Invertebrate Survival Journal (Oct 2016)

Glutathione S-transferase, catalase, superoxide dismutase, glutathione peroxidase, and lipid peroxidation as biomarkers of oxidative stress in snails: A review

  • J Bhagat,
  • B S Ingole,
  • N Singh

Journal volume & issue
Vol. 13, no. 1


Read online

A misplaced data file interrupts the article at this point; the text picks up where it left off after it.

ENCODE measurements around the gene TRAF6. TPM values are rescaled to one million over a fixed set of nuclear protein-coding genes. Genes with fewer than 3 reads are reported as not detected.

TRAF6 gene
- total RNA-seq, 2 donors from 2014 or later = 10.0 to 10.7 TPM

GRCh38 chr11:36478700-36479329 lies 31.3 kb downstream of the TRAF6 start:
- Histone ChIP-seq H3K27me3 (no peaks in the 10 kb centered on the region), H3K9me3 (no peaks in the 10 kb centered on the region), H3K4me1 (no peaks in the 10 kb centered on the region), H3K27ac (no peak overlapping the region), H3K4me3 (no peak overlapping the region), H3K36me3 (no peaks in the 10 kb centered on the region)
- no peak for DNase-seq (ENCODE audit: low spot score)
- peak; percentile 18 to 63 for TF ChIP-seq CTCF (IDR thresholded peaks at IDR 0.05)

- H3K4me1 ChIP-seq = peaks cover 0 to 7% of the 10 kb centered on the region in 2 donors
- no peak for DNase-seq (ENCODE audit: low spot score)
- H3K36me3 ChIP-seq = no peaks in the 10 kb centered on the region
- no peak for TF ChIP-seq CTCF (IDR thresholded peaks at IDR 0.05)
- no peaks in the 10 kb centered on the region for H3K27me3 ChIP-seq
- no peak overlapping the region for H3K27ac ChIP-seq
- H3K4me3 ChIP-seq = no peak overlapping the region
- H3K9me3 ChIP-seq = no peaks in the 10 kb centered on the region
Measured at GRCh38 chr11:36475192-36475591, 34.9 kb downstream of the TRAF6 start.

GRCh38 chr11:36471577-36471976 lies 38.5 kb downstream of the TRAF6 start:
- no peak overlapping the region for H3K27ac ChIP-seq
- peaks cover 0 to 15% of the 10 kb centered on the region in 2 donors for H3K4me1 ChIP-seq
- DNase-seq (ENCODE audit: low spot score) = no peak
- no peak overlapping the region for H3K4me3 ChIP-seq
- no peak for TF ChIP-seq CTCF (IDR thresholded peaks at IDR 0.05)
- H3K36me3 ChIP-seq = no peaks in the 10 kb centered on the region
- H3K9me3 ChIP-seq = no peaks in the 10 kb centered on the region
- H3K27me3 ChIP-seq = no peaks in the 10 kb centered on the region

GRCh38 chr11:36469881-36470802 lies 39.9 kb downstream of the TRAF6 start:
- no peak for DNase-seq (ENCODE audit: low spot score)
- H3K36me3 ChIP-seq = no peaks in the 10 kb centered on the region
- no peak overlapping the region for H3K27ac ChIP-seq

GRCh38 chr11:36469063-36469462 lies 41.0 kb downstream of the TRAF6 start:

Antioxidant defense plays a crucial role in the response of an organism to pollutants. Several processes stimulate the production of free radicals or deplete the antioxidant defense, which if not regulated properly, may cause oxidative stress in the organisms, leading to damage in DNA, proteins or lipids. Free radicals are also beneficial as it plays an important role in defense against infectious agents, and signal transduction. Hence a delicate balance between antioxidants and free radicals is required. Oxidative stress biomarkers are very useful in disease etiology and environmental toxicological studies. The increase in anthropogenic activities and environmental awareness has resulted in an explosive increase of research in the field of oxidative stress. Snails are excellent organisms for environmental biomonitoring and contribute a major proportion of the invertebrate biomass. In our article, we have summarized the research carried out using glutathione S-transferase (GST), catalase (CAT), superoxide dismutase (SOD), glutathione peroxidase (GPx), and lipid peroxidation (LPO) in snails exposed to various toxicants and their implication in the environmental monitoring programs. In the end, we have discussed different factors affecting the variations in oxidative biomarkers response for a better understanding of the phenomenon.